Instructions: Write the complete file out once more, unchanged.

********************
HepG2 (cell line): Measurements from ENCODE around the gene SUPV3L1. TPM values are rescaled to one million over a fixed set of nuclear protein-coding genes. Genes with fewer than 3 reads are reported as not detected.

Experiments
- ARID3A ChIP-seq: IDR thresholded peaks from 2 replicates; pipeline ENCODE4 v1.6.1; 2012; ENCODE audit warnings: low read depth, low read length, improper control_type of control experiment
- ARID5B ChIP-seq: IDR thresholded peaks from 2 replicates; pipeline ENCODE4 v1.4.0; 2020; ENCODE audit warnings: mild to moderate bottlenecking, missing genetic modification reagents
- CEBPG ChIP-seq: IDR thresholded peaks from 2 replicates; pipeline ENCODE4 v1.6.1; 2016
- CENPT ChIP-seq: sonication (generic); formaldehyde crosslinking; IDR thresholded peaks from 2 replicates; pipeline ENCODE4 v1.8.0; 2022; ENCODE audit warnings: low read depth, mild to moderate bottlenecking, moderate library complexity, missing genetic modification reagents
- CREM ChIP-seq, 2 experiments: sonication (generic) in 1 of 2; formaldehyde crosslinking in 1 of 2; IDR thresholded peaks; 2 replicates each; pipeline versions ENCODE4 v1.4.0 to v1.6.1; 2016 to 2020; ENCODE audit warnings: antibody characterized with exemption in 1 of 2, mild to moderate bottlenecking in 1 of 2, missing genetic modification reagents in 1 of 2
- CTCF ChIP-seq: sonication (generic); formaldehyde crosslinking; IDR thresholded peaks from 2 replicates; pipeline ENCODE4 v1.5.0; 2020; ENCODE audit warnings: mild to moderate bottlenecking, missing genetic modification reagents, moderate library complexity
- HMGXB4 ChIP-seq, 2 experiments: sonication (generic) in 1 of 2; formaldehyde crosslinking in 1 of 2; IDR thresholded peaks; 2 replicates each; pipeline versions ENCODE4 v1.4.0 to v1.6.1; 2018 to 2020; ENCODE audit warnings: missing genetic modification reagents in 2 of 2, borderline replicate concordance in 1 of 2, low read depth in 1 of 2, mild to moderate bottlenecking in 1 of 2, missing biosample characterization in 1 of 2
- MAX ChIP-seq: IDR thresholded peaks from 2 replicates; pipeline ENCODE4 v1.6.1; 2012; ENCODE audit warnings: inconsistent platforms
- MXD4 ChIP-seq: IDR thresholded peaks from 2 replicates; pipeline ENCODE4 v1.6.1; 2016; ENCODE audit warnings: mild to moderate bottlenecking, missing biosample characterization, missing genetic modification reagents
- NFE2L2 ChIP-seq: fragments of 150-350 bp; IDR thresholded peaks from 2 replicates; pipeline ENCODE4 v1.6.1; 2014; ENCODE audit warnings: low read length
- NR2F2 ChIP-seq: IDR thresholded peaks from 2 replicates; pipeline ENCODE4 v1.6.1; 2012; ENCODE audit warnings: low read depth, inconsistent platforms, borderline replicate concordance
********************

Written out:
HepG2 (cell line): Measurements from ENCODE around the gene SUPV3L1. TPM values are rescaled to one million over a fixed set of nuclear protein-coding genes. Genes with fewer than 3 reads are reported as not detected.

Experiments
- ARID3A ChIP-seq: IDR thresholded peaks from 2 replicates; pipeline ENCODE4 v1.6.1; 2012; ENCODE audit warnings: low read depth, low read length, improper control_type of control experiment
- ARID5B ChIP-seq: IDR thresholded peaks from 2 replicates; pipeline ENCODE4 v1.4.0; 2020; ENCODE audit warnings: mild to moderate bottlenecking, missing genetic modification reagents
- CEBPG ChIP-seq: IDR thresholded peaks from 2 replicates; pipeline ENCODE4 v1.6.1; 2016
- CENPT ChIP-seq: sonication (generic); formaldehyde crosslinking; IDR thresholded peaks from 2 replicates; pipeline ENCODE4 v1.8.0; 2022; ENCODE audit warnings: low read depth, mild to moderate bottlenecking, moderate library complexity, missing genetic modification reagents
- CREM ChIP-seq, 2 experiments: sonication (generic) in 1 of 2; formaldehyde crosslinking in 1 of 2; IDR thresholded peaks; 2 replicates each; pipeline versions ENCODE4 v1.4.0 to v1.6.1; 2016 to 2020; ENCODE audit warnings: antibody characterized with exemption in 1 of 2, mild to moderate bottlenecking in 1 of 2, missing genetic modification reagents in 1 of 2
- CTCF ChIP-seq: sonication (generic); formaldehyde crosslinking; IDR thresholded peaks from 2 replicates; pipeline ENCODE4 v1.5.0; 2020; ENCODE audit warnings: mild to moderate bottlenecking, missing genetic modification reagents, moderate library complexity
- HMGXB4 ChIP-seq, 2 experiments: sonication (generic) in 1 of 2; formaldehyde crosslinking in 1 of 2; IDR thresholded peaks; 2 replicates each; pipeline versions ENCODE4 v1.4.0 to v1.6.1; 2018 to 2020; ENCODE audit warnings: missing genetic modification reagents in 2 of 2, borderline replicate concordance in 1 of 2, low read depth in 1 of 2, mild to moderate bottlenecking in 1 of 2, missing biosample characterization in 1 of 2
- MAX ChIP-seq: IDR thresholded peaks from 2 replicates; pipeline ENCODE4 v1.6.1; 2012; ENCODE audit warnings: inconsistent platforms
- MXD4 ChIP-seq: IDR thresholded peaks from 2 replicates; pipeline ENCODE4 v1.6.1; 2016; ENCODE audit warnings: mild to moderate bottlenecking, missing biosample characterization, missing genetic modification reagents
- NFE2L2 ChIP-seq: fragments of 150-350 bp; IDR thresholded peaks from 2 replicates; pipeline ENCODE4 v1.6.1; 2014; ENCODE audit warnings: low read length
- NR2F2 ChIP-seq: IDR thresholded peaks from 2 replicates; pipeline ENCODE4 v1.6.1; 2012; ENCODE audit warnings: low read depth, inconsistent platforms, borderline replicate concordance